Monty Hall

Here’s an example of a counterintuitive result I came to accept.

Imagine you are a contestant on a game show whereon the host (the canonical example being Monty Hall) stands before three doors.

Behind one of the doors is a brand new car, of a brand and model which maketh you swoon.  Let’s say  a Tesla Roadster, just to give focus. Behind the other two doors are goats, and not very attractive goats at that; at minimum, they are goats not to be compared to a Tesla Roadster.

Monty has you pick a door out of the three. After you have picked, he gestures extravagantly toward the remaining two doors,  but somewhat more extravagantly toward one than toward the other.  That door flies open to reveal a goat. Monty then provides you a choice:

Do you want to stick with your original pick, or switch to the one of Monty’s doors which he hasn’t yet opened?

The question you have to ask yourself is, are your chances of winning  improved by switching, by staying the same, or does it not make a gnat’s ass of difference which you choose?

I shall reveal the answer some indeterminate time after I have gotten at least one guess in the comments.

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~ by B.T. Murtagh on May 19, 2009.

4 Responses to “Monty Hall”

  1. OK, I’ll give it a go, but if I’m wrong, promise you’ll still respect me in the morning. 😆

    I think you should switch. I’m having trouble articulating the reason, but I think the odds are now increased from one in three to two in three.

    For some reason I feel nervous now. Ha! 😉

  2. Well… You start off with a 33% chance of picking the door with the car behind it, if you decide to switch you have two doors left so you have a 50% chance of getting the car. But, that’s all to say that this game is not rigged so that no matter which door you pick you get another goat, in which case it wouldn’t make a gnat’s ass of difference.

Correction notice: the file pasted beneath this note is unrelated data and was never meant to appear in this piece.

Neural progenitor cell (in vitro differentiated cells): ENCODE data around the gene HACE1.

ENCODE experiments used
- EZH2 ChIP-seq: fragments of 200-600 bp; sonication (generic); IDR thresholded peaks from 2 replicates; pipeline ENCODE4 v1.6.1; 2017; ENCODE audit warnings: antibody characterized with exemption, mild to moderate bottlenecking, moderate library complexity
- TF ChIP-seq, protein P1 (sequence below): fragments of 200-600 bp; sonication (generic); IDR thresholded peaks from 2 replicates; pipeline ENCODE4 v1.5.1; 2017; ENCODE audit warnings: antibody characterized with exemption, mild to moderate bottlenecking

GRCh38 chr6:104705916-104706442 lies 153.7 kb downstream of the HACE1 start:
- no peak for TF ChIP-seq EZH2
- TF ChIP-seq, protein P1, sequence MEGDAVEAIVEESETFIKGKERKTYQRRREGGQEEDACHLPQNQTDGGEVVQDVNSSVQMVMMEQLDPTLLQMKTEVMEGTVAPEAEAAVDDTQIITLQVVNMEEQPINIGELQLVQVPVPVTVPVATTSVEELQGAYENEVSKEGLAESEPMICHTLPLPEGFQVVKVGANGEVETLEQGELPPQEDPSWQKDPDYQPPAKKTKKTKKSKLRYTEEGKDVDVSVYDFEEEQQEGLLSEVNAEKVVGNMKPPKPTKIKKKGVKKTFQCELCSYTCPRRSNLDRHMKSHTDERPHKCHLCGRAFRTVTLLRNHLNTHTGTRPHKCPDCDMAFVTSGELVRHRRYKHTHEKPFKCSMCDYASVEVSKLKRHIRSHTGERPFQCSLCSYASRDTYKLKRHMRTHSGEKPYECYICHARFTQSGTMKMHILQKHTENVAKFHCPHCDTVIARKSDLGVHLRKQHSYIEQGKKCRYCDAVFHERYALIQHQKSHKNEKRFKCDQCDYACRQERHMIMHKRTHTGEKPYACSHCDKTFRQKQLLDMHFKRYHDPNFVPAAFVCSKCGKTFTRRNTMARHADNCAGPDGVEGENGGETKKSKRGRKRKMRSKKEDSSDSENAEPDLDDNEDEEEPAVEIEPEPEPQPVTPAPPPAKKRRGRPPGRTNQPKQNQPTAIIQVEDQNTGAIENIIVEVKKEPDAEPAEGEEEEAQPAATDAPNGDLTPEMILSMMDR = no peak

Something tells me I’m wrong because this seems to obvious.

  3. Yes, you should switch. Your odds of winning do improve.

    Intuitively I was in the “makes no difference” camp, and only came to accept that it actually does after I’d run a couple of computer simulations. To be honest, I ran one and still had a hard time accepting it; I had to write one from scratch to convince myself there were no shenanigans. Not really paranoid, just stubborn!

    Then, of course, I had to justify the right answer to myself! The way I finally came to accept this fully was to perform a little gedankenexperiment on the gedankenexperiment, based on the fact that Monty knows what is behind all the doors, or at least his two.

    (When you picked a door, you divided the three into two groups; your single door, and Monty’s two doors, and I’ll refer to them that way.)

    Obviously if the car is behind one of Monty’s doors, he’s not going to open that one. He will always open a goat door, then ask you if you want to switch. He does this in the full knowledge of what’s back there.

    Now suppose instead he offered you the chance to open *both* his doors, and eliminate one *afterward* – giving you the same complete knowledge about those two doors.

    Should you choose that option, you’re also going to eliminate a goat, either one of the two or the only one (assuming you don’t have a goat fetish and would actually prefer the car). Your choice in this scenario will always be the same as Monty’s in the original, so the two are functionally equivalent.

    The option of picking your one door remains the same also (duh!).

    Looked at that way, the choice is a lot more obvious; you’re being given a choice between looking behind two doors and taking your pick, or looking behind one door and taking Hobson’s choice!

    Of course as I said I figured this out afterward, after I knew the answer already. If the situation were sprung on me, I probably would have stuck with the first door under the assumption that it made no difference. I still might have lucked into the Tesla roadster, but I would have diminished my chances severely.

    Sadly, I’m unlikely to be given the opportunity anyway; even a goat would be better than nothing!

  4. Cool! I fully expected to have it wrong, to be honest. I still learned something, though, since I stumbled onto the correct answer without really understanding why. 😆

    Thanks for spelling it out. Interesting stuff!

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